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in both these gospels are inconsistent with the story of the birth from a virgin-they both trace the descent of Jesus through Joseph-it has been argued also that the item of the birth from a virgin even in these prologues is not original but is a later editorial insertion, accomplished by the change of a few words in one verse of each gospel. Be that as it may, what is perfectly clear is that neither of the two primitive sources for the life of Jesus, the gospel of Mark and the document from which Matthew and Luke drew their common sayings material, knew anything of a story of Jesus' birth from a virgin. Apparently that was inserted after the gospel had been carried onto Greek soil (for a story like that of the virgin birth would never have risen on Hebrew soil) by men who had been accustomed all their days to stories of heroes, born of gods and men. Challenged to account for the unique influence and power of Jesus, their explanation took this form. The truth that cried for utterance in them was that Jesus was divine and the virgin birth was, in their forms of thinking almost the plainest way to say it.
I certainly do not aim to present the matter in any controversial spirit. But I am impelled to speak of it because I agree heartily with the authors of the story of the virgin birth that the divinity of Jesus is an essential part of the gospel and one of the eternal truths of the spiritual experience of men. My belief is that if we were to lose the divinity of Jesus and catalogue him as an extraordinary Jewish rabbi, the loss would be tremendous. But the divinity of Jesus can be fitted into forms of thinking now in use far better on other grounds. If you identify it with one reference in two of our gospels which the silence elsewhere concerning it in those gospels tends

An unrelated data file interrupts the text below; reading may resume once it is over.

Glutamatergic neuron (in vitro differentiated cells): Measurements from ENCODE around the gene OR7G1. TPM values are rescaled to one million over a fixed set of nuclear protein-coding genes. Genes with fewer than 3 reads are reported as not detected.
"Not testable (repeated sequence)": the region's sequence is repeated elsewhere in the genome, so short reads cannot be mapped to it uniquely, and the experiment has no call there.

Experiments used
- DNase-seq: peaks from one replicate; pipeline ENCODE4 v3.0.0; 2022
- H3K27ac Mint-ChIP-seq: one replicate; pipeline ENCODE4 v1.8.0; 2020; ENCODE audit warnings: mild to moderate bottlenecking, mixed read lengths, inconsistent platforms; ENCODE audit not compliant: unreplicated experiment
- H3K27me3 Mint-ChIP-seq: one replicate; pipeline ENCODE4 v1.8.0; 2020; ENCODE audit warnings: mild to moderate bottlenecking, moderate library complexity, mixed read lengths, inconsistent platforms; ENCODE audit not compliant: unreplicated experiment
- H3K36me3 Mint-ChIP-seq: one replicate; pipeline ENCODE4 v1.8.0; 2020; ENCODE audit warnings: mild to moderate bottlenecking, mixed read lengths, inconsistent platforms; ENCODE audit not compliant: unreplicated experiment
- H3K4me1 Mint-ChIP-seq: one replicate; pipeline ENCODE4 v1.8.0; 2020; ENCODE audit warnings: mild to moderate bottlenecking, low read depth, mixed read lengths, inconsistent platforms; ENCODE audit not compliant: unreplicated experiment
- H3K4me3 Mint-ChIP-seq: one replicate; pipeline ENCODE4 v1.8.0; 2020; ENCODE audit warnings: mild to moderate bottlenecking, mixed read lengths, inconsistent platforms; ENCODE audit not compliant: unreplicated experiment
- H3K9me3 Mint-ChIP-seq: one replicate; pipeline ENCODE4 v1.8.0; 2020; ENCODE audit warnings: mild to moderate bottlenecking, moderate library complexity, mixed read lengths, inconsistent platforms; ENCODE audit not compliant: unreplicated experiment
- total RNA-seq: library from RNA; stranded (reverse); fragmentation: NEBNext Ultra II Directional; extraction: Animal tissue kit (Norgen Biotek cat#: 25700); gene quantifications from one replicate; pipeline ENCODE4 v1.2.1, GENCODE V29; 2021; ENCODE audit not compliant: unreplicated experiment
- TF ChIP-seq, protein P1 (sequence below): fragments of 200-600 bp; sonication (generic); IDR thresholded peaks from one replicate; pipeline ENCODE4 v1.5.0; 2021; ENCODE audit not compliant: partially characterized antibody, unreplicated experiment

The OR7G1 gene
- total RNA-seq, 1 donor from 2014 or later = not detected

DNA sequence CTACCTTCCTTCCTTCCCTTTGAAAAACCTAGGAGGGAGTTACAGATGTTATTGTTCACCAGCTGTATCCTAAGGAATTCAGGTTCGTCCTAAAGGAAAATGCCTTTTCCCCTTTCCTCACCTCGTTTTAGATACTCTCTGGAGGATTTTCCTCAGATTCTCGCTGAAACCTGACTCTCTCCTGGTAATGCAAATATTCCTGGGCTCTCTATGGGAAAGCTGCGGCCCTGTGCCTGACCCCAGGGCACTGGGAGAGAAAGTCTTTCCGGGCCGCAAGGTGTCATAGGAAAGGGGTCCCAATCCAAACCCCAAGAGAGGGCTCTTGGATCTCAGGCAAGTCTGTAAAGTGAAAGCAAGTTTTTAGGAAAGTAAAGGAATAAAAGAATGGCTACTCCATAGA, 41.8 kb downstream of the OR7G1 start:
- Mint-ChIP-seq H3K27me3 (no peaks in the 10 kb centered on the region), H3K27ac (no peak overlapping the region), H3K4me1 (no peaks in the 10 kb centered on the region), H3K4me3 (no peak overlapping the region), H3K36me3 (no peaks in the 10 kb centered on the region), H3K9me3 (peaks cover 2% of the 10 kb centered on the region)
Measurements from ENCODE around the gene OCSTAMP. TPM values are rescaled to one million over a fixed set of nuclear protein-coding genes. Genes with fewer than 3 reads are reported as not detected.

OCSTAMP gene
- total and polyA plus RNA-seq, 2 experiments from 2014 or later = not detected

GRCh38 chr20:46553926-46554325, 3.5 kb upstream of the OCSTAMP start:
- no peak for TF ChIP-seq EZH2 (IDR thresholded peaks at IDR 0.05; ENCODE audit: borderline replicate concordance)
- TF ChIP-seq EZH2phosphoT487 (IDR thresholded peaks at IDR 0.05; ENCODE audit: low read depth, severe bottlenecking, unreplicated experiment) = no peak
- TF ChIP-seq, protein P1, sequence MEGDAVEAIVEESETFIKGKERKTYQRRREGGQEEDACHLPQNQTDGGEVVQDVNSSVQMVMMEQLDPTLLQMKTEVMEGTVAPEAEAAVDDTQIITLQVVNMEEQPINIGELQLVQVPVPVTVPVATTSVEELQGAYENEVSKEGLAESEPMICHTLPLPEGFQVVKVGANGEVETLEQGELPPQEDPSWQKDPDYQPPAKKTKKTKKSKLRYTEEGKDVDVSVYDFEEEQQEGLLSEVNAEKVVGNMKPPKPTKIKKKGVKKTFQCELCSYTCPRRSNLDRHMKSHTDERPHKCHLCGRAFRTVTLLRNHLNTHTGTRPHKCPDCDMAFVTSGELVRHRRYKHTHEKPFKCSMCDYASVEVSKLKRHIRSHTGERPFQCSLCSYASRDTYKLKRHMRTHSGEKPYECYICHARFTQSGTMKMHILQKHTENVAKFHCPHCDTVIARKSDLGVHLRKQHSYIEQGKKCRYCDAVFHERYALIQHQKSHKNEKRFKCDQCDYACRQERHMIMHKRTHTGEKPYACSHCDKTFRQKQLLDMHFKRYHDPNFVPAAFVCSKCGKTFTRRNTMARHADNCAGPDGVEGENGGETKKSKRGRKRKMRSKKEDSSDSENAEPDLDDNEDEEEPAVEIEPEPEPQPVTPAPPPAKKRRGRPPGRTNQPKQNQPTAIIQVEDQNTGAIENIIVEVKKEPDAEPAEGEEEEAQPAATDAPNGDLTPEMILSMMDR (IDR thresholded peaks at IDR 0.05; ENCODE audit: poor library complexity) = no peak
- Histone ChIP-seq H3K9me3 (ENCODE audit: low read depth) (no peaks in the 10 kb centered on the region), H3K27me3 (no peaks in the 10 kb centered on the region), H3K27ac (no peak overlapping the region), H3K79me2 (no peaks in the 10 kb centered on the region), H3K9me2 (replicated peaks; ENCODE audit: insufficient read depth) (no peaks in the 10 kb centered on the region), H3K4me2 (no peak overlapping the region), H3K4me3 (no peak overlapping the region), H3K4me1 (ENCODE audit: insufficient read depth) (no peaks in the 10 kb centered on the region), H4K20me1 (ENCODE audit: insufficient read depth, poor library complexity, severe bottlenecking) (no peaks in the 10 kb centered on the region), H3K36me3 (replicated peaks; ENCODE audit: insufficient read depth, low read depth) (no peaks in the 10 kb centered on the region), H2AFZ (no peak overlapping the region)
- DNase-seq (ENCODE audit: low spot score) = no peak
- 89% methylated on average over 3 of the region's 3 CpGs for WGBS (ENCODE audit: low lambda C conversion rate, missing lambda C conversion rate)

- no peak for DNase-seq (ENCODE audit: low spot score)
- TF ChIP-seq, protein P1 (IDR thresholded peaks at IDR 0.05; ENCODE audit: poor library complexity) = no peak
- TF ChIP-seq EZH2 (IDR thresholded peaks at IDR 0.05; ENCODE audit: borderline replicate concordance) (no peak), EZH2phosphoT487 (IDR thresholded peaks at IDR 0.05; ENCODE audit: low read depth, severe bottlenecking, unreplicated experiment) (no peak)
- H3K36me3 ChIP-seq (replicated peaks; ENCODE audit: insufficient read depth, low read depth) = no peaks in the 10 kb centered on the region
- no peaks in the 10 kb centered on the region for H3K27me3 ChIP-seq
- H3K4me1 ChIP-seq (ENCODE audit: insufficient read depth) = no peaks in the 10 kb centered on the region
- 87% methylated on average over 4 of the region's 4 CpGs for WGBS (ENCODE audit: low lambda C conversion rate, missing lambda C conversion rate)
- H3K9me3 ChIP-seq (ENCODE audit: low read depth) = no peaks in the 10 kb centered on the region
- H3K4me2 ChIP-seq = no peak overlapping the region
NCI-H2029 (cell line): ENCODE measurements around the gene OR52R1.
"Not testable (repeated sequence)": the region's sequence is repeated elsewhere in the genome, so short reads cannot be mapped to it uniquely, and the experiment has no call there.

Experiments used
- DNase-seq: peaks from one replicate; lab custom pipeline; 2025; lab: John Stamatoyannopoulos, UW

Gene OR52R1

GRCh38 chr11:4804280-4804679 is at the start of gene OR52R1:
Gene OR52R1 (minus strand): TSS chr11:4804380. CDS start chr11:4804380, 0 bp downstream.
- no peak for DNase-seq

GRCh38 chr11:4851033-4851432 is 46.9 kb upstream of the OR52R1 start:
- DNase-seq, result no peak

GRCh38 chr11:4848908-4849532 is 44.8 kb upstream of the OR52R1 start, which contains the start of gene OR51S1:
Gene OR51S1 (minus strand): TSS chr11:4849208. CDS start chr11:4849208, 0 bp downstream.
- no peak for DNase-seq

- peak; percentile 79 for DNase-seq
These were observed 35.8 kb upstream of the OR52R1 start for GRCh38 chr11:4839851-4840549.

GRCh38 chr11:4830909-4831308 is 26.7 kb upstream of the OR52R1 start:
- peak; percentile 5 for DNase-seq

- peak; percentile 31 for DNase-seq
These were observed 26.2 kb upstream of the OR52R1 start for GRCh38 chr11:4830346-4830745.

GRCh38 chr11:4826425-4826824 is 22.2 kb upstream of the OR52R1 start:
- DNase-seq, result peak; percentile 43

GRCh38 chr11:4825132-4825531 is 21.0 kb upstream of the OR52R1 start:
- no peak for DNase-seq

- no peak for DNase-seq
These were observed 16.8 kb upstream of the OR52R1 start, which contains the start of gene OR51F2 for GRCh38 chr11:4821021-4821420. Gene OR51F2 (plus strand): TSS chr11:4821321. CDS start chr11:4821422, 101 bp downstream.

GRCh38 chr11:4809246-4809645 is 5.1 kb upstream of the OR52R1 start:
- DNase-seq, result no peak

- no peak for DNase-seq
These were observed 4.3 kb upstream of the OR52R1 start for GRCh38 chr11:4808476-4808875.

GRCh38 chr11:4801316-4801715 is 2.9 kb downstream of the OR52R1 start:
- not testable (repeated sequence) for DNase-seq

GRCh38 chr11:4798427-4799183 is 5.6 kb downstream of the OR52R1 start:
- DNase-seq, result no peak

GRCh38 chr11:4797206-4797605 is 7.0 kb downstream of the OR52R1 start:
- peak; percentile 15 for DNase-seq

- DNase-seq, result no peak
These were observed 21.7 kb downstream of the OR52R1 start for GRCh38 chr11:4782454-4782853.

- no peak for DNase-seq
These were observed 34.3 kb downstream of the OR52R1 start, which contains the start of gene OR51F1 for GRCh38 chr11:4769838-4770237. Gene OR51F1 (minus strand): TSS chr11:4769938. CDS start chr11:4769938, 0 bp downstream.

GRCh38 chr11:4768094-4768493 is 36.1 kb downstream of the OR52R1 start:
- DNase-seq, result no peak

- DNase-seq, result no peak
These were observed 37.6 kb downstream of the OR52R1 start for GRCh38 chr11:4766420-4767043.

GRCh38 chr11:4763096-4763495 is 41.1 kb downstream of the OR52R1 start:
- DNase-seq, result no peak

to discredit, you do it doubtful service. For people in time are bound to learn that this story of the virgin birth lacks the historical foundation which it ought to have, and they will be apt to discard the divinity of Jesus along with it. When you allow the glorious doctrine of the divinity of Christ to shrink to the miserable compass of a physical miracle, you are giving it a most precarious future. The divinity of Jesus dissociated from this story means volumes more to the rest of us and to the human race to which we belong. I hold, therefore, (if I may turn this statement for a moment into a personal confession), with absolute assurance to the divinity of Christ. It is cardinal in my Christianity. If I did not believe that God had dwelt in Jesus, that Jesus had revealed him supremely, that Jesus rightly stands to us for God, I should not be a Christian at all. But the divinity of a non-human or even of a half-human Christ, even if it could be proved, seems to me to be of little or no interest or use to us. It is the moral and spiritual divinity of a truly human Christ to which I hold. And it is to the divinity of such a Christ that Biblical criticism and the modern idea of God inevitably lead us.